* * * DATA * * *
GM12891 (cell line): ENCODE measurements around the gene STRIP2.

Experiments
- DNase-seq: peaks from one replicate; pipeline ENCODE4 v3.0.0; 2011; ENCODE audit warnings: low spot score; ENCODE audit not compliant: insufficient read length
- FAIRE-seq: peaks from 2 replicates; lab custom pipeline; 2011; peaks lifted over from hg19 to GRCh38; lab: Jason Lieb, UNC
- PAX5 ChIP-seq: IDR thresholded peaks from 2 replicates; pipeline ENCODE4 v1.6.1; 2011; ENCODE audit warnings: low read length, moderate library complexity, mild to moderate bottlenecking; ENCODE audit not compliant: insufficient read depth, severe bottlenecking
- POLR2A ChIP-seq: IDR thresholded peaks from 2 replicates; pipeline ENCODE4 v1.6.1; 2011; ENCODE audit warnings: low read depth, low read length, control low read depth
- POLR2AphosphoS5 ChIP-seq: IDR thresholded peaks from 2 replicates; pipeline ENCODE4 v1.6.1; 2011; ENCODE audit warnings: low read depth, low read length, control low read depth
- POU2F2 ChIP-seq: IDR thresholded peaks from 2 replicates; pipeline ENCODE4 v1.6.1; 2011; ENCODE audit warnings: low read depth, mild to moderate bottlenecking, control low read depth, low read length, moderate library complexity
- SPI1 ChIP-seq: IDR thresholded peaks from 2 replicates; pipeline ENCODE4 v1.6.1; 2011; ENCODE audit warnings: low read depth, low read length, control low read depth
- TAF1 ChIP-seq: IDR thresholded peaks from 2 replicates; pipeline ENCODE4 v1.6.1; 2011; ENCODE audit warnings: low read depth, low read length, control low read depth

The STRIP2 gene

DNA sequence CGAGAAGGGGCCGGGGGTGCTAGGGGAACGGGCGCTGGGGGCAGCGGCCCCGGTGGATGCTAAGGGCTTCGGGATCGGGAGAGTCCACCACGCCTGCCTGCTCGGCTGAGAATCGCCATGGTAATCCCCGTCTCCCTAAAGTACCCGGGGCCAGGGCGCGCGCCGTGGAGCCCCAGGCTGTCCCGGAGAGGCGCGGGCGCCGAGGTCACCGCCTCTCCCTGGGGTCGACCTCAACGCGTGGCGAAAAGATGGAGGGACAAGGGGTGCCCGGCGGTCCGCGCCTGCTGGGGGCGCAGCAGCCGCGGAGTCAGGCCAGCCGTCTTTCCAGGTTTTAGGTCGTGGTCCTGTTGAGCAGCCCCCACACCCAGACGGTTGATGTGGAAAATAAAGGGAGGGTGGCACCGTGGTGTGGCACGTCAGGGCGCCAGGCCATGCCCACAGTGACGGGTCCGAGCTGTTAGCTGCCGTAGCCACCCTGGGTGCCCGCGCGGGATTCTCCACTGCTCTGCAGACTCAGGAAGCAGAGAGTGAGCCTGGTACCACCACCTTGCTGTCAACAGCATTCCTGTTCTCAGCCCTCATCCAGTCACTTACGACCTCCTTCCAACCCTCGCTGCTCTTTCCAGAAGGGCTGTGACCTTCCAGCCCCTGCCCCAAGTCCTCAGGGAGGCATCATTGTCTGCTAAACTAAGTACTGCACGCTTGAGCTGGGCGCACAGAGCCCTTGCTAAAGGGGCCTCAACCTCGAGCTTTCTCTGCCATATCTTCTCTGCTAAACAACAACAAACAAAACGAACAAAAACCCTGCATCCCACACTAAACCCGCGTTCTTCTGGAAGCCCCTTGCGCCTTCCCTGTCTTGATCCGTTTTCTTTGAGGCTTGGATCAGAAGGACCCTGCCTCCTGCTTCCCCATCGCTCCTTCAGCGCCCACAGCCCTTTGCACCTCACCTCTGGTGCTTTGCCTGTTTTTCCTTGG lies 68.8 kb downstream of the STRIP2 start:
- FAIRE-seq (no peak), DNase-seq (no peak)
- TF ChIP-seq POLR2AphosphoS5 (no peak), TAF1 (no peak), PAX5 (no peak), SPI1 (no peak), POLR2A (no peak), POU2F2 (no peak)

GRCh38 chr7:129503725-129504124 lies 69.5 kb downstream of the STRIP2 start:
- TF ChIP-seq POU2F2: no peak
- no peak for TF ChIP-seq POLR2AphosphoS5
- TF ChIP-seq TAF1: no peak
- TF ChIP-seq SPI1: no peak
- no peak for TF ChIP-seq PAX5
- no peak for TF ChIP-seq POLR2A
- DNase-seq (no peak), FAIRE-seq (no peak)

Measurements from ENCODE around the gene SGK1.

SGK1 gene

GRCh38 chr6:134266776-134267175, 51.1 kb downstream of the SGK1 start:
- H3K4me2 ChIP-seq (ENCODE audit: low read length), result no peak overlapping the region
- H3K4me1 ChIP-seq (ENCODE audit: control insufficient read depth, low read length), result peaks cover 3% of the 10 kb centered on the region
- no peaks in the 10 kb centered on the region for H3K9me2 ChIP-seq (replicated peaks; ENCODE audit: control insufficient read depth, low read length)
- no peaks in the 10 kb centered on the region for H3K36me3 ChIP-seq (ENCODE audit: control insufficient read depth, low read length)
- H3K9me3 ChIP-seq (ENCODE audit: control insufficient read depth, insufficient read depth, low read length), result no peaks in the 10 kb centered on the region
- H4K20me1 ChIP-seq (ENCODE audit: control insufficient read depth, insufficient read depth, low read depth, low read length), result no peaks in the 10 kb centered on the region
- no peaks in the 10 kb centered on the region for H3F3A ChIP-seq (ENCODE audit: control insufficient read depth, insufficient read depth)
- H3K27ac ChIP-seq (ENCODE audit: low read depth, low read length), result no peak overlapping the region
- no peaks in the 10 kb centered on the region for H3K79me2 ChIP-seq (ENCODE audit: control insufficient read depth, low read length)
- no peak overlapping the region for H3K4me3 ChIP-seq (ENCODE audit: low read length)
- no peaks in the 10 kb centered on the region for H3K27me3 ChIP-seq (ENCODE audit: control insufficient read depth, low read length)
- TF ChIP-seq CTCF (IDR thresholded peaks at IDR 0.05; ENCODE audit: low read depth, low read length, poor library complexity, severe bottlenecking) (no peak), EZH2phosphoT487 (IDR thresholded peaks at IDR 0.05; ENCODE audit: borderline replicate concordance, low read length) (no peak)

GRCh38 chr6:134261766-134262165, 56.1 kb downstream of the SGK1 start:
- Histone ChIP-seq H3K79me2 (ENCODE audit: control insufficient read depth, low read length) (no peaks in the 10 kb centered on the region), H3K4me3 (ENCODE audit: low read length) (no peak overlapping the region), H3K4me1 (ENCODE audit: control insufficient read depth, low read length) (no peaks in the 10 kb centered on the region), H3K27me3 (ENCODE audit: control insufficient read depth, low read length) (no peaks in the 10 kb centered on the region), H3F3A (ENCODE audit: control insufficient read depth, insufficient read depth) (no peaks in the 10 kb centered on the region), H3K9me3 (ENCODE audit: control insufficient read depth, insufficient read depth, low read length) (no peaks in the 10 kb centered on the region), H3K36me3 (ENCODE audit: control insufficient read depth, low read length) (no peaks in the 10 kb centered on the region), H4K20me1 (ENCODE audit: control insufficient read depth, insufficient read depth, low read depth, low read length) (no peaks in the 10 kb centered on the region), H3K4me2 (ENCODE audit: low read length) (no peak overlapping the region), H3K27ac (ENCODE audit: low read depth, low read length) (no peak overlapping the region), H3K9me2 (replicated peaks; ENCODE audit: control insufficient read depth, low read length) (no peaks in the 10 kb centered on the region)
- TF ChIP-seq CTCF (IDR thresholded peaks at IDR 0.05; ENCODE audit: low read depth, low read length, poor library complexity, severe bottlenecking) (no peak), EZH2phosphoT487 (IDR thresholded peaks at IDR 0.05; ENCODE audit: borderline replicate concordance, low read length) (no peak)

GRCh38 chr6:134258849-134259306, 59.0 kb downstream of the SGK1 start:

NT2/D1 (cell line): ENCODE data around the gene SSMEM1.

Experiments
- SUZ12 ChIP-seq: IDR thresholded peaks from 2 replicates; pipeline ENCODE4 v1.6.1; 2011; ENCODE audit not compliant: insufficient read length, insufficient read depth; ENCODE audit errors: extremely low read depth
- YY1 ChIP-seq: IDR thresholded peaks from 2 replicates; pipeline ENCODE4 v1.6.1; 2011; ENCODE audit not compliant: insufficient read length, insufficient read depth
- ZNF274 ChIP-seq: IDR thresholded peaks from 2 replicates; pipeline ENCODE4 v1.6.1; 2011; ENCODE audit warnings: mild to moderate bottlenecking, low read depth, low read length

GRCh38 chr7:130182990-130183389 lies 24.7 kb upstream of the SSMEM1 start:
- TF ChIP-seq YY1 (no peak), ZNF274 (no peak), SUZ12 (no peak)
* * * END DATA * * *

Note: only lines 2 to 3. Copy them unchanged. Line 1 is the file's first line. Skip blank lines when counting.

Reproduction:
Experiments
- DNase-seq: peaks from one replicate; pipeline ENCODE4 v3.0.0; 2011; ENCODE audit warnings: low spot score; ENCODE audit not compliant: insufficient read length